After a handful of delays, the epic showdown between Godzilla and Kong has finally arrived and the wait has been (mostly) worth it.
Directed By: Adam Wingard
Written By: Eric Pearson and Max Borenstein
Starring: Alexander Skarsgård, Millie Bobby Brown, Rebecca Hall, Brian Tyree Henry, Kaylee Hottle
Release Date: March 31, 2021 in Theaters and HBO Max
It’s no secret Godzilla vs. Kong has been one of my most anticipated films (both last year AND this year), so despite my best efforts, I went into the movie with quite a bit of hype/expectations. It’s not normally wise to do so, but somehow the film managed to meet those lofty expectations and deliver some seriously impressive Monster Movie action. While it’s more on the side of dumb “popcorn” fun than anything else, there’s plenty of reason to come back to this film for more.
Spoiler Warning: Normally, I do my best to avoid any spoilers in my reviews, but there’s one (though if you’ve seen toys on the shelf you probably already know about it) that’s almost impossible to avoid. It’s pretty much the impetus for the whole film so really hard to not mention. So if you want to avoid EVERYTHING then you might want to read this review after.
Setting the Stage
Something is wrong with Godzilla. He’s been considered the planet’s savior who has helped keep all the other Titans at bay in the five years since the events of the previous film (King of the Monsters). And yet, a seemingly unprovoked attacked on US soil has many wondering if the monster is still a protector, or needs to be dealt with himself.
Madison Russell (Millie Bobbie Brown) doesn’t believe Godzilla has turned villain and is deadset on figuring out what is making Godzilla go nuts. With the help of her friend Josh Valentine (Julian Dennison), they work with a conspiracy podcaster to learn the truth. After busting into the remnants of the Apex Cybernetics facility Godzilla destroyed they discover something far more sinister. The company is working to develop technology to end the Titans once and for all, but they need something to make it fully functional…
Then there’s Kong. Things have changed drastically since the last time we saw Skull Island. Like many of the other monsters, the Monarch organization has contained Kong on the island itself, utilizing a massive dome/containment center to keep him isolated. Apparently the storm surrounding the island continued to worsen, ending up killing off all but ONE of the native Iwi’s who called it home.
Jia (Kaylee Hottle), a little girl, is all that’s left but she’s formed an unusual bond with the mighty Kong. Dr. Ilene Andrews (Rebecca Hall) has adopted and cares for the child, while also working directly with Kong as part of research and development. In short, Kong isn’t just a rampaging and unknown monster as we saw in his previous solo film.
The problem, however, is he’s also grown way too big for his containment to continue holding him. He knows this, and it won’t be much longer before Monarch will have to find another solution. Part of the concern here, is that Kong’s containment also helps keep him hidden from Godzilla.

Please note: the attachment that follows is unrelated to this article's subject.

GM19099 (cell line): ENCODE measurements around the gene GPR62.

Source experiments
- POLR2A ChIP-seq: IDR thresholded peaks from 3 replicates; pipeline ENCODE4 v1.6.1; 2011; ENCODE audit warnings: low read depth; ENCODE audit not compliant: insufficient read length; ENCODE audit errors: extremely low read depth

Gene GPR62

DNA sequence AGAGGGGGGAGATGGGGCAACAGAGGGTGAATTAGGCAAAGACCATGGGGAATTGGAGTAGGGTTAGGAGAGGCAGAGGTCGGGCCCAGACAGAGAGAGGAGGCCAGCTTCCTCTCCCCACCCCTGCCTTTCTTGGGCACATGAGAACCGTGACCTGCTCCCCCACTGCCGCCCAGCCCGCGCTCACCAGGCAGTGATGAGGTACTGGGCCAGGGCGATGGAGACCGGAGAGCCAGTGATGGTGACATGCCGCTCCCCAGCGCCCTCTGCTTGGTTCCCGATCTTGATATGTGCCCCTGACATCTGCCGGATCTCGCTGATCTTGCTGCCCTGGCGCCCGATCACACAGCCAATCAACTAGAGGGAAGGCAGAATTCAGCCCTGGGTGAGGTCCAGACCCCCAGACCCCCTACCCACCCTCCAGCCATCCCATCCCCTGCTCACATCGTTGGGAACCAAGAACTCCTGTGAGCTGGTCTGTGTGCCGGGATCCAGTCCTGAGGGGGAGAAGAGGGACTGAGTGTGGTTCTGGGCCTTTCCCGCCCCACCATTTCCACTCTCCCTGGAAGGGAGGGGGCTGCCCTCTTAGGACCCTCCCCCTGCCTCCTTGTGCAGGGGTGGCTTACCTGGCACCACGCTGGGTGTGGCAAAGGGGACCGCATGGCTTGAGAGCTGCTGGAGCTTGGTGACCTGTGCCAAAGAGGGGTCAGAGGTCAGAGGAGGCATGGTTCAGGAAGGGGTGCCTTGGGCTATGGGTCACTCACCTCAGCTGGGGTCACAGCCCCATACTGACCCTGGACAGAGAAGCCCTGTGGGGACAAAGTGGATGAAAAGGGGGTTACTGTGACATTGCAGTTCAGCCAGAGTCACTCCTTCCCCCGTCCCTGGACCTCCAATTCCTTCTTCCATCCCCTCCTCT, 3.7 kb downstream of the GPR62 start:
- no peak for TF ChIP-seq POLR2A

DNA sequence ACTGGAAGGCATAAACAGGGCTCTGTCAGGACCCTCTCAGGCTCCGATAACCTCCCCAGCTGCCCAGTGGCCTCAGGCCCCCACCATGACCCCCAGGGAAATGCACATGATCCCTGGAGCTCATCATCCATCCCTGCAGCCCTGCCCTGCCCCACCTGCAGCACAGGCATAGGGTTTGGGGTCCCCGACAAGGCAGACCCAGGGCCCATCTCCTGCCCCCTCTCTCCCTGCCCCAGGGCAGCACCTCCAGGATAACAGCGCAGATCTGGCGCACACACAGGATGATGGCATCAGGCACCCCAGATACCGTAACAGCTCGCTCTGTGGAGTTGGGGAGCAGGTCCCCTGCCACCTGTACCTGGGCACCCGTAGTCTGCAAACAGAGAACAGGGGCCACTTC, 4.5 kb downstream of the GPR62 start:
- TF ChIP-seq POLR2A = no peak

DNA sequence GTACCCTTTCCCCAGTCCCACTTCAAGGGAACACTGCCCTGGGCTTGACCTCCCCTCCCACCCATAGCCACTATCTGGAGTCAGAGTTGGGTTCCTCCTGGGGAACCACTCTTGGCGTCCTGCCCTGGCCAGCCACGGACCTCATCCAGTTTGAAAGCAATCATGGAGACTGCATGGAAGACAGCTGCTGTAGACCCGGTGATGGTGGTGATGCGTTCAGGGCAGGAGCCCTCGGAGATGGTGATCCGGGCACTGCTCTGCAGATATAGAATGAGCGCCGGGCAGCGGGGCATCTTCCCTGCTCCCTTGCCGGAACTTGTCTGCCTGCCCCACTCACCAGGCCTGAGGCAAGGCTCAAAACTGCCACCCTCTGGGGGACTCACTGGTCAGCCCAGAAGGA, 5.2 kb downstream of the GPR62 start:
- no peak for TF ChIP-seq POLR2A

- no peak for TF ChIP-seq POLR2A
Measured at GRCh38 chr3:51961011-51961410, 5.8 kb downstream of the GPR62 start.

Since taking down Ghidorah, Godzilla has been roaming the planet and putting down any other Titans who could pose a threat (something actually explained in the upcoming prequel comic. With Kong being another “alpha” Titan, it’s possible Godzilla would be compelled to track him down as he has the others.
It’s an interesting plot thread that helps explain Kong’s absence from the rest of the world’s events during all of Godzilla’s adventures. I loved the idea behind it, as Kong has become much more than a monster and shows a determined willingness to work with humanity. Hell, he even communicates with Jia! It’s a great take on the icon that I think has potential for even more stories down the road, though it doesn’t really take the focus in THIS film.
Wouldn’t you know it, there might be a solution to Kong needing a new location and finding the power source Apex is after: the Hollow Earth theory. We’ve seen this concept pop up a couple times in the MonsterVerse films, but in Godzilla vs. Kong it’s a central part of the story. Monarch has been studying the Hollow Earth idea, which supposes that at the Earth’s core is another world entirely and the source of the Titans in general. There’s an untapped energy source there, one which gives Godzilla his power and it’s exactly what Apex needs to get their Mecha-Godzilla up and running.
Getting there has proved problematic. The head of Apex has enlisted Dr. Nathan Lind (Alexander Skarsgård) to help lead an expedition, using their specialized craft into the Hollow Earth and discover the source of this power. They’ll need Kong to help guide them along the way…
Thus, the two monsters are set on a collision course with one another. Godzilla isn’t about to let Kong go unchallenged and Kong sure as hell isn’t about to roll over and take a beating. After a quick journey to the center of the Earth, the Titans find themselves locked in battle with one another while having to contend with Apex’s mechanical monster.
Big Action, Less Exposition
One of the complaints I’ve seen people lobby at the current MonsterVerse films is how they haven’t balanced the “human” element of the story with the monster action. While I feel King of the Monsters did a pretty solid job of both, I totally understand why it didn’t work for everyone.
Godzilla vs. Kong definitely skews more towards focusing on the monsters, with several scenes that convey the story entirely through them (their grunts and facial expressions) rather than dialog. For the most part, this works really well and manages to keep the action moving along at a blistering pace.
I also loved how the film managed to cut out some of the unnecessary fat. For example, one minute they’re talking about moving Kong to the Arctic (where there’s an entrance to the Hollow Earth) and literally the next scene we see Kong in the middle of the ocean chained to a battleship. There’s no explanation of how they did it, but honestly, there isn’t one needed. I mean, if they have the means to contain Kong within a giant artificial dome, it makes sense they could figure out how to transport him.